This collection of women's racialized and gendered mappings of place, people, and nature includes the stories of teachers, organizers, activists, farmers, healers, and gardeners. From their many entry points, the contributors to this work engage crucial questions of coexistence with nature in these times of overlapping climate, health, economic, and racial crises.
K. Melchor Quick Hall is core faculty at Fielding Graduate University.
Gwyn Kirk is an independent scholar.
Chapter 1: Maps, Gardens, and Quilts
Chapter 2: Darkness All Around: Black Water, Land, Animals, and Sky
Chapter 3: Roots, Branches, and Wings
Chapter 4: Cultivating Intergenerational Gardens with Judith Atamba: An Ecowomanist Analysis of a Transnational Black Women’s Gardening Collaboration
Chapter 5: Theorizing Ecofeminist Intersectionalities and their Implications for Feminist Teachers
Chapter 6: On Black Women’s Spatial Resistance: Tracing Modes of Survival and Safe Spaces across the Atlantic
Chapter 7: Rematriation: A Climate Justice Migration
Chapter 8: A Conversation with Stephanie Morningstar, coordinator of the North East Farmers of Color (NEFOC) Land Trust
Chapter 9: Ecofeminism as Intersectional Pedagogy and Practice
Chapter 10: Climate Justice in the Wild n’ Dirty South: An Autoethnographic Reflection on Ecowomanism as Engaged Scholar-Activist Praxis before and during COVID-19
Chapter 11: Lifelines: Repairing War on the Land
Chapter 12: Intimate Pedagogy, Melancholic Things
Chapter 13: Teaching and Learning Gendered Ecologies across the Curriculum
Chapter 14: A Word about Womanist Ecology: An Autoethnography of Understanding the Sacredness of Community Gardens for Africana Indigenous People in America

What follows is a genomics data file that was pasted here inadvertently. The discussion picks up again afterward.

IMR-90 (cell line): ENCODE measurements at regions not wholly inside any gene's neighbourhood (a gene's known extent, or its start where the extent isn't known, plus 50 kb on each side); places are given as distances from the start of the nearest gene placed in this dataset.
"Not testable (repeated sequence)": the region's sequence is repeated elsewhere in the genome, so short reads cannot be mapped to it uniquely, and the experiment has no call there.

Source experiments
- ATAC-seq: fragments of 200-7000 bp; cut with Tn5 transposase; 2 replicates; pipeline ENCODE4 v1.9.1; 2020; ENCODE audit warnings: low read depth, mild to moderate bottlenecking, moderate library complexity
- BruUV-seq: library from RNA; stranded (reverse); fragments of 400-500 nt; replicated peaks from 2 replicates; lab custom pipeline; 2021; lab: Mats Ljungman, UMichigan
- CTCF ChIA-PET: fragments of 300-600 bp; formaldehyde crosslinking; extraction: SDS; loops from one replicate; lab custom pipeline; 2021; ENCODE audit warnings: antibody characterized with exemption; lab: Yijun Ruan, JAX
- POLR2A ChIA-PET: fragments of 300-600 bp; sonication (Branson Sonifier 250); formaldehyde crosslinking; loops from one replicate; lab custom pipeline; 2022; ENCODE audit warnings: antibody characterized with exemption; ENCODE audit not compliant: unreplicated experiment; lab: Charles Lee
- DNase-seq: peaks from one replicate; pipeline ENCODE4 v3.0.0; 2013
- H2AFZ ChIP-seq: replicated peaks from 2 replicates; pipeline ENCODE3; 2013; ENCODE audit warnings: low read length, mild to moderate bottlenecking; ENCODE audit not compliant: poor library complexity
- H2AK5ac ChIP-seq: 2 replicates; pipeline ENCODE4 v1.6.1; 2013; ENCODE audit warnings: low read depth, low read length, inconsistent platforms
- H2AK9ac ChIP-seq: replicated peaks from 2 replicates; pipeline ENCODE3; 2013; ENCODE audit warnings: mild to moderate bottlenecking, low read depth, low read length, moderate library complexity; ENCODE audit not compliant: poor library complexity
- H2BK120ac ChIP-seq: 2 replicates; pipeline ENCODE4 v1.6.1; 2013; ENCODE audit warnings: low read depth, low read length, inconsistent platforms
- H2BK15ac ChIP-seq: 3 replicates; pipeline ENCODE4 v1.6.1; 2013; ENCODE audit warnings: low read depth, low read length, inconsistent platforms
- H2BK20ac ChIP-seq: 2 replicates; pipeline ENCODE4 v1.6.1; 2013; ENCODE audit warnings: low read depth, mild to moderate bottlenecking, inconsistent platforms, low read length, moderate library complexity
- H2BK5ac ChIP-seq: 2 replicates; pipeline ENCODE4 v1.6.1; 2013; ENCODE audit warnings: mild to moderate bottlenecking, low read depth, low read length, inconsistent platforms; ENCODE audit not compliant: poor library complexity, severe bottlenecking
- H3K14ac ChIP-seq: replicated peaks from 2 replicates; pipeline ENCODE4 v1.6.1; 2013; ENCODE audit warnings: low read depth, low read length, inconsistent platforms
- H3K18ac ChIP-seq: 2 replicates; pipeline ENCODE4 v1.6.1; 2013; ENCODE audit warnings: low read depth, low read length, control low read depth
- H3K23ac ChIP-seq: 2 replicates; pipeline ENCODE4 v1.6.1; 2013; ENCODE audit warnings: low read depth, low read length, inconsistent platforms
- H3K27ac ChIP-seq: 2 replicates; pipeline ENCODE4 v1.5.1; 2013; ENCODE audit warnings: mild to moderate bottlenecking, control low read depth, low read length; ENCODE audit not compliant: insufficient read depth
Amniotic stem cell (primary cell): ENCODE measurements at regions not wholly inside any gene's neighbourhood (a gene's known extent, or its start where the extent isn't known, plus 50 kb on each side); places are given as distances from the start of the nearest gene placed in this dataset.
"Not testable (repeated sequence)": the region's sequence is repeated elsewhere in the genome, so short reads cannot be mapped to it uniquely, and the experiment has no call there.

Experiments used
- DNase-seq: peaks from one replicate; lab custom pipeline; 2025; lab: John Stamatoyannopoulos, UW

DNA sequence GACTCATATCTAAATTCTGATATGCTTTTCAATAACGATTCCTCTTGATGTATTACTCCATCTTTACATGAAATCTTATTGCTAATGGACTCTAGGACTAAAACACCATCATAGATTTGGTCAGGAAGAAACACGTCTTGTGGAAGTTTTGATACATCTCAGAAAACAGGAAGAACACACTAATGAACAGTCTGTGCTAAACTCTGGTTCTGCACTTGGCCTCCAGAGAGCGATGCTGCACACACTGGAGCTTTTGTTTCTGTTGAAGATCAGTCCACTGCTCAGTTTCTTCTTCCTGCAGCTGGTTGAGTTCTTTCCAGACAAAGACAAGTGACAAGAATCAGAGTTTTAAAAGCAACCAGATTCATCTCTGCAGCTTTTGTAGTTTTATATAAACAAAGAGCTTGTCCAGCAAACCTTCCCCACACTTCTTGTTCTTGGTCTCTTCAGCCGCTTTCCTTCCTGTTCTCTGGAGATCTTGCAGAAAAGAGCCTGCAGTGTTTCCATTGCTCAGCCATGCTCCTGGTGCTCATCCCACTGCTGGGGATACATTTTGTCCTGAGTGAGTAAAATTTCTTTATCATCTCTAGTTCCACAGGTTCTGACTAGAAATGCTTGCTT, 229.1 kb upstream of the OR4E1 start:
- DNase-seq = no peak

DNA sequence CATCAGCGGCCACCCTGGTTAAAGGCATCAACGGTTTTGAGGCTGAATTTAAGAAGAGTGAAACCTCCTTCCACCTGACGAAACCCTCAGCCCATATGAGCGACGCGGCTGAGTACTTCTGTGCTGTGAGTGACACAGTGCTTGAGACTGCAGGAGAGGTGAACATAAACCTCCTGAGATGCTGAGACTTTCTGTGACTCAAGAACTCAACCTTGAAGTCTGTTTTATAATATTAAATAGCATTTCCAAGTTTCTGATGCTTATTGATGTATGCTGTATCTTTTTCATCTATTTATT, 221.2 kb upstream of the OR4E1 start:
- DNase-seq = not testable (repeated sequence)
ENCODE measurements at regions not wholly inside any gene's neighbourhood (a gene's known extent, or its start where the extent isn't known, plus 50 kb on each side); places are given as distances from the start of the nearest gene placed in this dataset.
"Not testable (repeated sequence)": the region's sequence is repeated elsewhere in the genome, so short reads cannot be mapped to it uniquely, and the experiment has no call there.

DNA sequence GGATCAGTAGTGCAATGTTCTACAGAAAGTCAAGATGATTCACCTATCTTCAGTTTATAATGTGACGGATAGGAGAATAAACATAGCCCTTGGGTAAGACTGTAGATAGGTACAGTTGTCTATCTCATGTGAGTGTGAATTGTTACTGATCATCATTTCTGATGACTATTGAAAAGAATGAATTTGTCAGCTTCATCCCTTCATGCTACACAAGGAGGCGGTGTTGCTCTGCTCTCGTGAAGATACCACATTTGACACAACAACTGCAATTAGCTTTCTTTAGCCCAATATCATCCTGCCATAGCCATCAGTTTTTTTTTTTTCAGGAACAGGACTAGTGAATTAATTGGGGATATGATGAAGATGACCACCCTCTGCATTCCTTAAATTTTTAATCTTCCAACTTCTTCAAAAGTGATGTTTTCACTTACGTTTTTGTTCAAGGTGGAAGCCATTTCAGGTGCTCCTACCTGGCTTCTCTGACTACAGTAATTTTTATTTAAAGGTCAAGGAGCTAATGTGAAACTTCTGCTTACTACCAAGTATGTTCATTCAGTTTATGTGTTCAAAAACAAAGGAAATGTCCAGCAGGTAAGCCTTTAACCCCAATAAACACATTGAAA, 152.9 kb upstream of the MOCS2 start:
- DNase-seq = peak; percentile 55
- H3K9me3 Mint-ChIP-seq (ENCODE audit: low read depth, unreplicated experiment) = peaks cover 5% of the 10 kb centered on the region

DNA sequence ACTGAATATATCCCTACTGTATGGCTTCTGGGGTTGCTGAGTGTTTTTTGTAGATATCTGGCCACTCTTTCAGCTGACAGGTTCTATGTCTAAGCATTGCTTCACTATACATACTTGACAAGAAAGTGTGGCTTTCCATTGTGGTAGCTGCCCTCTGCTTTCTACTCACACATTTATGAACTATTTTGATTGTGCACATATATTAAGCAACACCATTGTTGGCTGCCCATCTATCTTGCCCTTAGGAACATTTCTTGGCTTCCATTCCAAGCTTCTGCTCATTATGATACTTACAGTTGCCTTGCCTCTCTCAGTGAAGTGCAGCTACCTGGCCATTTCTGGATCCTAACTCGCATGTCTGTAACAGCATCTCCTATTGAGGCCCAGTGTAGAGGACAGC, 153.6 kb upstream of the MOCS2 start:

Chapter 15: A Conversation with Nuria Costa Leonardo: Feminist Visionary, Builder, Farmer, and Teacher
This edited volume from Hall and Kirk brings to light the connections, interactions, and entanglements of geography, gender, race, and sexuality. Collectively, the essays, written during the middle of the global COVID-19 pandemic, prompt readers to question their environs, who belongs there, and who has power and control over those localities. Contributing authors further encourage readers to question how the world could look different through a feminist approach to climate justice. The chapters center racial and queered ecofeminism theory, an intersectional approach needed to challenge the status quo in the fields of geography, ecology, social justice, and gender and queer studies. A thought-provoking contribution. Recommended.
Theorizing in the vernacular, these essays put ecowomanists and ecofeminists in conversation, addressing our shared commitments to climate justice and multispecies collaborations. Across generations, cultures and identities, our humanimal flourishing requires growing roots in our diverse herstories and letting them guide us in creating more just and sustainable futures.
K. Melchor Hall and Gwyn Kirk’s Mapping Gendered Ecologies: Engaging with and beyond Ecowomanism and Ecofeminism is a celebration of diversity, of species, and cultures. It takes us beyond the inevitability of separation and monocultures of the mind to diversity through dialogue and collaboration.
Living up to its promise, Mapping Gendered Ecologies composts Euro-patriarchal academic frameworks as it immerses the reader in ecofeminist worldviews. Rooted in earth, water, stone, and living plants, we journey from Six Nations to Cambodia, Spain, Boriken, Haiti, and Mexico. We unearth our land and water-based traumas, decompose them, and build a more nourishing and rooted map of the world. We squirm in discomfort and delight in revelation as wisdom-keepers like Aurora Levins Morales and Stephanie Morningstar push us to question our colonial notions of land, life, and self. Drs. Hall and Kirk interrupt the ivory tower pandering to white comfort and invite us to upend notions that only some lives matter. Their anthology is essential reading for the thriving of humanity and all life on earth.